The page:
MEDHOST manages its cybersecurity while hosting several hospital systems in its cloud servers. Though they do not and cannot legally own its customers’ networks and internal security controls, it can still be impacted by bad actors. By hacking into the devices or systems of contractors or offshore vendors along the supply chain, cybercriminals could seek to exploit lax security protocols or any number of customer vulnerabilities.
The threat became even more acute when, in early 2022, the threat landscape shifted for enterprises like MEDHOST as Russia’s war on Ukraine put critical industries like healthcare in the crosshairs. The Biden administration warned potential Russian cyberattacks may target crucial healthcare infrastructures to gain any advantage they can to explicit financial losses and indirect loss of life. From geographically distributed systems to connected medical devices, MEDHOST needed to reevaluate its cybersecurity readiness to ensure effective execution of the fundamentals –– for itself and its customers.
Core requirements included preventing ransomware and data exfiltration, faster and more complete issue identification manipulation, and alleviating software supply chain attacks on its CI/CD development pipeline.
The secure cyber solution that could deliver the most comprehensive security framework was a network detection and response solution. The company leveraged a comprehensive NDR platform from ExtraHop to take on real-time threat detection across its hybrid environment.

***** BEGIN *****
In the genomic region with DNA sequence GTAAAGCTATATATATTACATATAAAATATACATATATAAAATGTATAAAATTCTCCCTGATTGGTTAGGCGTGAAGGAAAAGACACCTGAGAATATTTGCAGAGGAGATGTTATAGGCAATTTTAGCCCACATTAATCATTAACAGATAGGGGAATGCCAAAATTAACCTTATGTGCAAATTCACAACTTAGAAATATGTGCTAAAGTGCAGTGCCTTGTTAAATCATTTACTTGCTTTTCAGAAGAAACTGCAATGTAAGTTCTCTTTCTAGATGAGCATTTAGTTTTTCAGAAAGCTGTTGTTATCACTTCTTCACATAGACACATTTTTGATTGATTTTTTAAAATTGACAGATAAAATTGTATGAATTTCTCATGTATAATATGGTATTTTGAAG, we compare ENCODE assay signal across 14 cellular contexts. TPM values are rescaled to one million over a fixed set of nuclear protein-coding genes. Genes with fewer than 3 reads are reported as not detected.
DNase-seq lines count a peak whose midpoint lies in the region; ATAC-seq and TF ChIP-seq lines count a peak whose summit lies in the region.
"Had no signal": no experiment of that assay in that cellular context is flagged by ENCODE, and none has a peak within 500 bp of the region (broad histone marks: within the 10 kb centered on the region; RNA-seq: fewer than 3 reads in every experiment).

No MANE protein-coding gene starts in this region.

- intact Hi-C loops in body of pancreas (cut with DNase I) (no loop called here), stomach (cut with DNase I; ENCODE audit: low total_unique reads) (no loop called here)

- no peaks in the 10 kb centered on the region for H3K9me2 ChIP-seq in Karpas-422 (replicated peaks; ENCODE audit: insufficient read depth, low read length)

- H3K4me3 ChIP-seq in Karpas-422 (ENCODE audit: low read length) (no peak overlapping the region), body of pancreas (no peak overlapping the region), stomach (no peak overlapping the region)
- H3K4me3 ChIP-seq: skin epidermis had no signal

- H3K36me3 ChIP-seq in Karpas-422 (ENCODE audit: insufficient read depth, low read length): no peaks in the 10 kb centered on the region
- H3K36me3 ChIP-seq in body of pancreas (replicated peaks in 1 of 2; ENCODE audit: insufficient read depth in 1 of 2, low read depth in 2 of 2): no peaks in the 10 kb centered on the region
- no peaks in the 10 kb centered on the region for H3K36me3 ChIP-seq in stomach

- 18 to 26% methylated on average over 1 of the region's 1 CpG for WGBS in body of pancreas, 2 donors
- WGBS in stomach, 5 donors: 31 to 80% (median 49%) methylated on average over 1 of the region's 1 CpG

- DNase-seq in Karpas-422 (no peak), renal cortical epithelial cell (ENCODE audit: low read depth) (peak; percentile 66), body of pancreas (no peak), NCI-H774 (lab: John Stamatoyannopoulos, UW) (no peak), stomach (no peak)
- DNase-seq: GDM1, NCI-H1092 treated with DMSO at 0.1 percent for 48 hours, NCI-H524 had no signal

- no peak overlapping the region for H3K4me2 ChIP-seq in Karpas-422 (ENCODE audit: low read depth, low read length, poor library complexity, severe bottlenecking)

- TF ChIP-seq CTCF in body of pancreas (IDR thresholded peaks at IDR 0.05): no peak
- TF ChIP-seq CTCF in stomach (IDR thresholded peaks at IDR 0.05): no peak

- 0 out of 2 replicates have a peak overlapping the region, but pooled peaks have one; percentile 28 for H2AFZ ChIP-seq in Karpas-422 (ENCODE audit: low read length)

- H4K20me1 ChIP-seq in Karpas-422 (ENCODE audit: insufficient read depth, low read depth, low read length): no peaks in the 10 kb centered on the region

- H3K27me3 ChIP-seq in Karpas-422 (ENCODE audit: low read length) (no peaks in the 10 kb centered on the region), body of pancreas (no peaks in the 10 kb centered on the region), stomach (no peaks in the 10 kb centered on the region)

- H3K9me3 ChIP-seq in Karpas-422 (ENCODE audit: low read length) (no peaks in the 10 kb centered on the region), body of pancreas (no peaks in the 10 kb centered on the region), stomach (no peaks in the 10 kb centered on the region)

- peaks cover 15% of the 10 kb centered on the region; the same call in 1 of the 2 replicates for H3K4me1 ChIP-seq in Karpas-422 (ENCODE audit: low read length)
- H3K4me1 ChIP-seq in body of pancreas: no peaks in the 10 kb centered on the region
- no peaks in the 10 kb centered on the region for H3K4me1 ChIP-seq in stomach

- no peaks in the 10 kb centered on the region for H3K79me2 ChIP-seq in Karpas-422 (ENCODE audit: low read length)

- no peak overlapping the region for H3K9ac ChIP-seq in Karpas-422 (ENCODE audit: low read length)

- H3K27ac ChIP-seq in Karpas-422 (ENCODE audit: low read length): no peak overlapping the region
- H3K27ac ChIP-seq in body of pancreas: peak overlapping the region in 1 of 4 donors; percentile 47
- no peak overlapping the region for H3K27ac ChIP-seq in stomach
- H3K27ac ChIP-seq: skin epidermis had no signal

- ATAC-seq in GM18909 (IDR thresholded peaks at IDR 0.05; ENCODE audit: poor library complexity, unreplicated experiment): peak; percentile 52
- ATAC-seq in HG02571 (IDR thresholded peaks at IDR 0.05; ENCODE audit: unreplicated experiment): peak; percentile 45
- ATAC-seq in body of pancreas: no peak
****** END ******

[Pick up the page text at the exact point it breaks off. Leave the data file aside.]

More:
1. Better Baked-In Security
More efficient security via network coordination helped MEDHOST create a substantially more secure product to keep its hosted hospital data safe. By applying a machine learning-powered level of data visibility, log aggregation, and behavior monitoring, its systems could detect threats in real-time.
For example, the solution alerted MEDHOST to an attack through its on-premises Active Directory federated services. The attack used password spraying to lock out users, and the cybersecurity response allowed MEDHOST’s team to look into the payload and trace it to North Korean hackers before it was promptly shut down.
2. Balanced Detection and Response Tactics
Decrypting and inspecting details like Active Directory and TLS 1.3 protocols in-line across the entire network, including east-west traffic, shined a light across all facets of the system’s security. This suddenly gave a complete picture of activity along a complex set of touchpoints and uncovered adversaries testing the digital fences to pinpoint any weak points.
During initial penetration tests, MEDHOST’s NDR solution returned alerts that other tools simply missed. The NDR solution also empowered teams with information behind each alert. By surfacing large amounts of data and key information highlighted in the alerts, cybersecurity teams were able to perform root cause analysis investigations to identify activity that occurred during specific incidents.
Unfortunately, healthcare organizations will continue to be a target for cyberattackers. Threat actors know that some of the medical devices being used have vulnerabilities that can be easily exploited. As technology continues to evolve, it is imperative that cyber teams proactively identify solutions to detect and respond to potential threats. Educating staff on the importance of authentication measures and other preventative safety measures will also be helpful with adaptation and implementation of new safety tools.
Jamie Moles is a Senior Technical Manager at ExtraHop.